Failure of nonprofits: Failure of small nonprofits is rampant for a wide variety of known reasons. Outside of fraud being involved, the FEGS failure demonstrates that no nonprofit is too big to fail, probably because of a lack of board due care. Boards have to be acutely aware of the professional financial competencies of their CFO and CEO or well-meaning people who naively believed that loans could be easily repaid. There should have been a well-documented financial l strategy. The nonprofit closed with $47 million in loans/liabilities/debts.
Symptoms of impending collapse: Clearly with $47 million being owed, common financial ratios should have alerted knowledgeable board members to the coming catastrophe. But in the nonprofit environment, it is not unusual to that find directors, even business executives, are unfamiliar with the fund accounting approach used by nonprofit organizations.

In addition, contracting city and state agencies failed in their reviews of the organization’s finances. However, some nonprofits, either intentionally on unintentionally, can saddle contract reviewers and directors with so much information that even the most conscientious can’t spot problems. (Humorously, directors in this category are referred to as “mushroom directors” because like growing mushrooms, they are kept in the dark an covered with excrement. But this type of tactic was successfully used against IRS auditors in the Madoff debacle.)

Government or Foundation Contracts: In accepting these contracts, nonprofits must be realistic about whether or not there is enough money to cover full costs. They can’t be blinded by what the contract can do for the organization’s client. If adequate overhead funding is not attached to one or more of these agreements, they eventually can cause bankruptcy, because the nonprofit eventually will have to borrow or seek additional donations to cover them.

How Nonprofit Boards Can Avoid Problems

Review Financials: Current financials need to be given to directors monthly, or at least quarterly if the board meets less often. The very detailed budget data can often be difficult for those without budget experience. At the least, everybody on the finance committee needs to be able to intelligently review the income statement and balance sheet. Also they need to be aware that funding accounting permits some unusual twists—food donations, for example, can be included in revenues, based on an estimate of their value. Consequently, cash revenues and expenditures need to be a focus for directors’ analysis.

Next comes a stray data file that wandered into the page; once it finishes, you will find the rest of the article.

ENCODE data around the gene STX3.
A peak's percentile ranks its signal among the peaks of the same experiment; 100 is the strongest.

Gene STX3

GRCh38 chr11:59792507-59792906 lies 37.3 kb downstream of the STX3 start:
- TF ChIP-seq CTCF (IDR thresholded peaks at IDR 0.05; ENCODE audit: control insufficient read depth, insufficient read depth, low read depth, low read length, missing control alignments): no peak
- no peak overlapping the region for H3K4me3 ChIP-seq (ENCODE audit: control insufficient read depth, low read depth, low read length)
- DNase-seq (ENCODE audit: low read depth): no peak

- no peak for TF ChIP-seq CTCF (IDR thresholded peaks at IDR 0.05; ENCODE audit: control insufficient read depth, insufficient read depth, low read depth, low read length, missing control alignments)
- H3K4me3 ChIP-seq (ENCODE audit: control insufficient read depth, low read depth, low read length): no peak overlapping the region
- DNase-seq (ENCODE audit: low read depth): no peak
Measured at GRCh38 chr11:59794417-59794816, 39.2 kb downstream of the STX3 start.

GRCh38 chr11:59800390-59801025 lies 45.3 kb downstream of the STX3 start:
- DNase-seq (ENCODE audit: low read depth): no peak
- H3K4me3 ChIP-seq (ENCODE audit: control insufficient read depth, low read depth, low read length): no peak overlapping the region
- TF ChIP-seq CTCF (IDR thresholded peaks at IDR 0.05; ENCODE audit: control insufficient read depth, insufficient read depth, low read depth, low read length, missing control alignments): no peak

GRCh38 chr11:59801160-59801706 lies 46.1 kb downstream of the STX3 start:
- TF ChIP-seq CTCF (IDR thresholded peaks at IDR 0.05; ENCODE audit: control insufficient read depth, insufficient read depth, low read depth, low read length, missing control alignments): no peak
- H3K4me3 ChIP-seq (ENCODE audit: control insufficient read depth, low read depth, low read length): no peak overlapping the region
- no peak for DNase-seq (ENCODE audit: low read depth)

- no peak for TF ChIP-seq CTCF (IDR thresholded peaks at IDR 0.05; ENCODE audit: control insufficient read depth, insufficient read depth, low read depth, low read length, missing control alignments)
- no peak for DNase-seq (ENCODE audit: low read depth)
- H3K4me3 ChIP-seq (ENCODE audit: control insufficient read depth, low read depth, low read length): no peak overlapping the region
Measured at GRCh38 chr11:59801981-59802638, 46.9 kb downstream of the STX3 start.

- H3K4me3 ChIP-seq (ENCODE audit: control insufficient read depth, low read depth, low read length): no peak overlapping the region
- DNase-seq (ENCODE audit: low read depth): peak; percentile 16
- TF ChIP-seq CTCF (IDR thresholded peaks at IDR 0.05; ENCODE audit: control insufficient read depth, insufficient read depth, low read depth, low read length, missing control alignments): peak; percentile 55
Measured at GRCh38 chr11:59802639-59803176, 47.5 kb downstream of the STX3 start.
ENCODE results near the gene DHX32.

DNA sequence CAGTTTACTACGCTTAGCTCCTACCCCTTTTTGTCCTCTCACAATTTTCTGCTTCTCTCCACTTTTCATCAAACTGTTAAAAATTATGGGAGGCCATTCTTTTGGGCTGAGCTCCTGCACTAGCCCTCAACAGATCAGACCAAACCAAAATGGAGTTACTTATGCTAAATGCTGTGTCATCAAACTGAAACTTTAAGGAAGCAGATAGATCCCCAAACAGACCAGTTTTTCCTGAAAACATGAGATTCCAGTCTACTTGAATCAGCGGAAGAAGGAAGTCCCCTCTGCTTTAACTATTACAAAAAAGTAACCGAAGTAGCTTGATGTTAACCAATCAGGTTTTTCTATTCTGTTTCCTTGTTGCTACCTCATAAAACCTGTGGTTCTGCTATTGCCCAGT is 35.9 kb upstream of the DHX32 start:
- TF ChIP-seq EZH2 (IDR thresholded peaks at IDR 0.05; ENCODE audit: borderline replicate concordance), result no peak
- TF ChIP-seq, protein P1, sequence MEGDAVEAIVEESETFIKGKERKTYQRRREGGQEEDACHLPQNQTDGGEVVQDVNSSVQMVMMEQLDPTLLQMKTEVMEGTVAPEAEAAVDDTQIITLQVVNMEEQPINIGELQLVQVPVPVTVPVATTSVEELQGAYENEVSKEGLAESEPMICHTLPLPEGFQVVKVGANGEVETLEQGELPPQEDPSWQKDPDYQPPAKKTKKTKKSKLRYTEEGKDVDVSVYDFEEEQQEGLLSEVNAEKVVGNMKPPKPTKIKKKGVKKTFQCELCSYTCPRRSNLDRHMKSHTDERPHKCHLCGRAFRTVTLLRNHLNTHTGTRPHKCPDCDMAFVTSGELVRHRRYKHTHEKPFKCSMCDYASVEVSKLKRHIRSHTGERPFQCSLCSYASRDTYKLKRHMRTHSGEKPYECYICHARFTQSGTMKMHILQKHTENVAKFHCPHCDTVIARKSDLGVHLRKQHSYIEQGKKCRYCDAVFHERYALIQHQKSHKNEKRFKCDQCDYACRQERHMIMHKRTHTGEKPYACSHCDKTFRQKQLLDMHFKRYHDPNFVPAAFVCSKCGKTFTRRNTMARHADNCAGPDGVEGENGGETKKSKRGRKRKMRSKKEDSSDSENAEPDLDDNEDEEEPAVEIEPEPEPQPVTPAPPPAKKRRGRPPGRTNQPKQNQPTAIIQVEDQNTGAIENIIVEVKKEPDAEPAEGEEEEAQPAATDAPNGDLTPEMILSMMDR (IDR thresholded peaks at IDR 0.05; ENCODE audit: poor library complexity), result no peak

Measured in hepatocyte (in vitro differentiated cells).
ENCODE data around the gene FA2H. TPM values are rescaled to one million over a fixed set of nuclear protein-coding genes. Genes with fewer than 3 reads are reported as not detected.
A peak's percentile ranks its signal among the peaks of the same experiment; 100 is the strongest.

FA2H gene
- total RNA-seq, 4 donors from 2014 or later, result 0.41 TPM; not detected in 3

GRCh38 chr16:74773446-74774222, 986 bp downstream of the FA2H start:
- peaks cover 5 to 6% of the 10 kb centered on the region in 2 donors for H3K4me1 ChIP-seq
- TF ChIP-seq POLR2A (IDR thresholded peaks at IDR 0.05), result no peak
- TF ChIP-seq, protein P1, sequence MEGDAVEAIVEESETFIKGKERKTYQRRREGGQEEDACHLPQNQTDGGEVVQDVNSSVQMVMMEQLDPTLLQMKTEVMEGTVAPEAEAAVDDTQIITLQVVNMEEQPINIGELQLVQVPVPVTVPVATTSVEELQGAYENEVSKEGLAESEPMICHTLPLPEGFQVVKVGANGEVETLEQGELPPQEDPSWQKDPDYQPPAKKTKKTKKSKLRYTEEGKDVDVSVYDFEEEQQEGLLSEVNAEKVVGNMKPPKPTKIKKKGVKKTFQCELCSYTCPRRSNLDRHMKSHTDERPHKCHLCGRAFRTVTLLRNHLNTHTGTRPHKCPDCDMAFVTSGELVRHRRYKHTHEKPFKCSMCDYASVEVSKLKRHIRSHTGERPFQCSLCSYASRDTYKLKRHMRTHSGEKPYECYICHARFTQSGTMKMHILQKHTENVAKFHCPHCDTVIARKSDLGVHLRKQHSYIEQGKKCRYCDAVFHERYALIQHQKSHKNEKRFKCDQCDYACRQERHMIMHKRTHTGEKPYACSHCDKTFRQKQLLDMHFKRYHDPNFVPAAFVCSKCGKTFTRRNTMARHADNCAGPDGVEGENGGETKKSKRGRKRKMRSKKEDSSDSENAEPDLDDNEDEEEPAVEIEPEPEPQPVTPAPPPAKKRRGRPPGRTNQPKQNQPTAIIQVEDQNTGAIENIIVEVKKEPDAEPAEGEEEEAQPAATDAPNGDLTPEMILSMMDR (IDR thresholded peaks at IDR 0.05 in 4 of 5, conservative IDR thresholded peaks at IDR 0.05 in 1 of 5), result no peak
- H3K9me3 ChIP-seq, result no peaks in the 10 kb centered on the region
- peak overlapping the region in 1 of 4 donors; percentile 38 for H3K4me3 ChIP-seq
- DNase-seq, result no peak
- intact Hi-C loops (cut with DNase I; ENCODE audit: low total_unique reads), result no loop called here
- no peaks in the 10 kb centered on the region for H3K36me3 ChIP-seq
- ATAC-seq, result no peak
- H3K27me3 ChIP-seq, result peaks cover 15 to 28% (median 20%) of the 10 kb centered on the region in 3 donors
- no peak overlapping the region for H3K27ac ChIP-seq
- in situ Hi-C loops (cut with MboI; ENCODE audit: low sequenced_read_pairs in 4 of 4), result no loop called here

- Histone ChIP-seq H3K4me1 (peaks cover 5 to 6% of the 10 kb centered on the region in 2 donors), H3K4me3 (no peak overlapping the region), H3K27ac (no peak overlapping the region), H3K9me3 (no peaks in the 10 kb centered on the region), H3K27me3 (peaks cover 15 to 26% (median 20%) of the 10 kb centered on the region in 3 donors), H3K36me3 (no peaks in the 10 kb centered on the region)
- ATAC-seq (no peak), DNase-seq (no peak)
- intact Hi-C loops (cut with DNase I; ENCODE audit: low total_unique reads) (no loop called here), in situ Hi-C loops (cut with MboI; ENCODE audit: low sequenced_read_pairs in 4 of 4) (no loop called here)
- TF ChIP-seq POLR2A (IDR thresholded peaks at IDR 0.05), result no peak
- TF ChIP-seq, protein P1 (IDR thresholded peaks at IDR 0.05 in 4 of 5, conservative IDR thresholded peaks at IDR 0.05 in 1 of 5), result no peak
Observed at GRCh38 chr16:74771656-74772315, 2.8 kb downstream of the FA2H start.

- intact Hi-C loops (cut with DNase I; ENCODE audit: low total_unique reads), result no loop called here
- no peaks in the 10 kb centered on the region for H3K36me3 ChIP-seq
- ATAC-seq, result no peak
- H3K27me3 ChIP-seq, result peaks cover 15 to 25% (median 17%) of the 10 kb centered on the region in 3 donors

Make certain that financials are delivered on timely and complete bases. Problem Example: One CFO didn’t submit accounts receivable reports for nine months because he said he was too busy to compile it. Neither the board nor the CEO demanded issuance of the report. When finally delivered, it was clear that the CFO was listing a substantial number of noncollectable accounts as active ones. Both the CFO and CEO were fired, and the nonprofit had to hired expensive forensic accountants to review the impact.

Gaps Between Revenues and Expenditures: This is the ultimate red flag, if not followed carefully. It may vary from period-to-period in a predictable pattern that everybody understands, but if the gap continues, say for four to six months, strong board action is necessary.

Adopt written financial policies: These are necessary to make sure all concerned with finances are on the same page. Since interpretation is often required in financial decisions, nothing should be left open to broad interpretation.

Contracts with governments, foundations and others: Make certain that reimbursements for indirect costs are included. If not included, have a benefactor ready to step in to cover the costs.

An old Chinese proverb, “A wise man (or woman) learns from his/h own experience. The wiser man (or woman) learns from the experiences of others.” One hundred twenty thousands households and individuals lost services from an 80 year old human service nonprofit. There is much to learn from the collapse of FEGS.



A Nonprofit Paradox: Weak Leadership Pool, Positive Organization Outcomes?

By:  Eugene Fram                   Free Digital Image

It happens: one or both of the two nonprofit engines—governance and/or management — sputters out, yet the organization continues to meet its goals and deliver adequate service to its constituents. Some examples: a child placement agency manages to maintain the quality of its oversight while struggling to deal with an admittedly inept board and CEO. Another example: An ineffective volunteer board at a youth center, meeting quarterly for a couple of hours, allows the CEO to really manage the board and to motivate the staff. The CEO realized he and the agency were in dangerous positions without an innovative board providing standard oversight, although client services were positive.

A staff, dedicated to its own professionalism, can on occasion compensate for a lackluster board and/or senior management team by continuing to provide reasonable value to the nonprofit’s clients. Another example involved the ED, simultaneously a deputy sheriff, and his law enforcement colleagues taking payments to refer wayward youths to ED’s shelter. However, the staff continued to provide valuable services. * In the end it’s about leadership and the ability to step up to the plate when dysfunction occurs. In the last case, the staff acted in a professional manner, although the management was entirely corrupt and the board evidently inept.